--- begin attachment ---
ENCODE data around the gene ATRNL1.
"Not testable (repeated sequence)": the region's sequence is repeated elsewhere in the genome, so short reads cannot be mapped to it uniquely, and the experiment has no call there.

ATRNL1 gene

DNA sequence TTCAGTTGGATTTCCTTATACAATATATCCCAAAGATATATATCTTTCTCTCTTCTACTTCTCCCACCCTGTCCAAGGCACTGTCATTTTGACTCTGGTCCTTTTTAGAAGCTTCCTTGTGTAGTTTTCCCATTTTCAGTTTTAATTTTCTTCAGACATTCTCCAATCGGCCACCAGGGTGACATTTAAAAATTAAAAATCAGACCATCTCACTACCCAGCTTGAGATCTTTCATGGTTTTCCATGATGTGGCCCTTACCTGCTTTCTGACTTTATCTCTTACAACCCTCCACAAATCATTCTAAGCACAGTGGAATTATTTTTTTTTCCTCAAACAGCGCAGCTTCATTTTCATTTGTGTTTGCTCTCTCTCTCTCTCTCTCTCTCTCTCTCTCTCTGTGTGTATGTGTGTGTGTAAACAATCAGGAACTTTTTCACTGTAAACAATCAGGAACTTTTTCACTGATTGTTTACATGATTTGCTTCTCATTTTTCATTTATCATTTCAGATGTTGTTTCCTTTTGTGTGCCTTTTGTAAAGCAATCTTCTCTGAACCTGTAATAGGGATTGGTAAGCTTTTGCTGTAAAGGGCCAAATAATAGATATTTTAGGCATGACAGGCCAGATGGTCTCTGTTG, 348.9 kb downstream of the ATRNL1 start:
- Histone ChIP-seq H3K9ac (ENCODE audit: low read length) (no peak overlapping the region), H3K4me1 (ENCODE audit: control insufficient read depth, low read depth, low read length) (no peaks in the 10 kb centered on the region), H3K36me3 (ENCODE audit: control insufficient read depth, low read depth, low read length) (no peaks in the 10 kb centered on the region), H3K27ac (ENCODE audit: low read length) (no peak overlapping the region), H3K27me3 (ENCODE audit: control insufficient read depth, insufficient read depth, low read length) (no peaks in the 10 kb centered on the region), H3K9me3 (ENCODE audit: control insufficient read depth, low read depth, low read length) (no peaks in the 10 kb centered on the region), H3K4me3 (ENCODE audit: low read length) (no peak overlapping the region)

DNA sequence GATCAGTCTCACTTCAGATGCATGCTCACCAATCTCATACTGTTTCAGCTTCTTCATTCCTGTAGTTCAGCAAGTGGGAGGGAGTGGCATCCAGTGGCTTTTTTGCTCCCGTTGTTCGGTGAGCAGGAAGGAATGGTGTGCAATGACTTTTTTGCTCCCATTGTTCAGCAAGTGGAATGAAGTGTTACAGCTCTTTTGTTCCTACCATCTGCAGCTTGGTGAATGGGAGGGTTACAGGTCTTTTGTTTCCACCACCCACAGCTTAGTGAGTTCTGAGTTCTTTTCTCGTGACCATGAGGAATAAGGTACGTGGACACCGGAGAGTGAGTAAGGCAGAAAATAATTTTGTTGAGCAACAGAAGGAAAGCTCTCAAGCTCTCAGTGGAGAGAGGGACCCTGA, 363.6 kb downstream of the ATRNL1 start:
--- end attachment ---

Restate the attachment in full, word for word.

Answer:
ENCODE data around the gene ATRNL1.
"Not testable (repeated sequence)": the region's sequence is repeated elsewhere in the genome, so short reads cannot be mapped to it uniquely, and the experiment has no call there.

ATRNL1 gene

DNA sequence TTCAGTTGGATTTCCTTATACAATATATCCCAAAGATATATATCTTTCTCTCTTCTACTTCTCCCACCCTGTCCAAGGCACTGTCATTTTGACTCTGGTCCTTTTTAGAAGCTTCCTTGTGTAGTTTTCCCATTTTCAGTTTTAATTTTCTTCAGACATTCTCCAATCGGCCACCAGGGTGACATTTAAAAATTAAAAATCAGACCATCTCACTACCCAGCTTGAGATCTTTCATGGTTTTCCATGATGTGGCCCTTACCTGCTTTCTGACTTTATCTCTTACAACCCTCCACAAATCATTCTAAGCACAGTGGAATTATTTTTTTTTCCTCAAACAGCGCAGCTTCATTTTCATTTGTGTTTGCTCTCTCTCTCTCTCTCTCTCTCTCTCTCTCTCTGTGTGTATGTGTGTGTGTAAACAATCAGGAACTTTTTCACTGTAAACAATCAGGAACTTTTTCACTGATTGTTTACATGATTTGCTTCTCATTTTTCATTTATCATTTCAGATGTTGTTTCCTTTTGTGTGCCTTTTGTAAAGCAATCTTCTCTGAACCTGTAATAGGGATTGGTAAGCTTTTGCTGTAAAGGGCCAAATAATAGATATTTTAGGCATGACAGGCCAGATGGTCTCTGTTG, 348.9 kb downstream of the ATRNL1 start:
- Histone ChIP-seq H3K9ac (ENCODE audit: low read length) (no peak overlapping the region), H3K4me1 (ENCODE audit: control insufficient read depth, low read depth, low read length) (no peaks in the 10 kb centered on the region), H3K36me3 (ENCODE audit: control insufficient read depth, low read depth, low read length) (no peaks in the 10 kb centered on the region), H3K27ac (ENCODE audit: low read length) (no peak overlapping the region), H3K27me3 (ENCODE audit: control insufficient read depth, insufficient read depth, low read length) (no peaks in the 10 kb centered on the region), H3K9me3 (ENCODE audit: control insufficient read depth, low read depth, low read length) (no peaks in the 10 kb centered on the region), H3K4me3 (ENCODE audit: low read length) (no peak overlapping the region)

DNA sequence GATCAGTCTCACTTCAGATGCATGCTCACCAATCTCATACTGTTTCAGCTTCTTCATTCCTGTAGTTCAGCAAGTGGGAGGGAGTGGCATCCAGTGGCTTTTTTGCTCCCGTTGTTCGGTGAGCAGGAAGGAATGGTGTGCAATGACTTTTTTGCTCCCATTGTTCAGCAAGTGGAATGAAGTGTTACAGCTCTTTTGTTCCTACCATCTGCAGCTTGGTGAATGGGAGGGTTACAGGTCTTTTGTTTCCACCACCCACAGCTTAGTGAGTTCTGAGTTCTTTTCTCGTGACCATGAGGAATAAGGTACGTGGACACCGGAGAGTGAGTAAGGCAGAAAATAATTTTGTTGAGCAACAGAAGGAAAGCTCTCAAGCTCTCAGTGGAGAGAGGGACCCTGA, 363.6 kb downstream of the ATRNL1 start: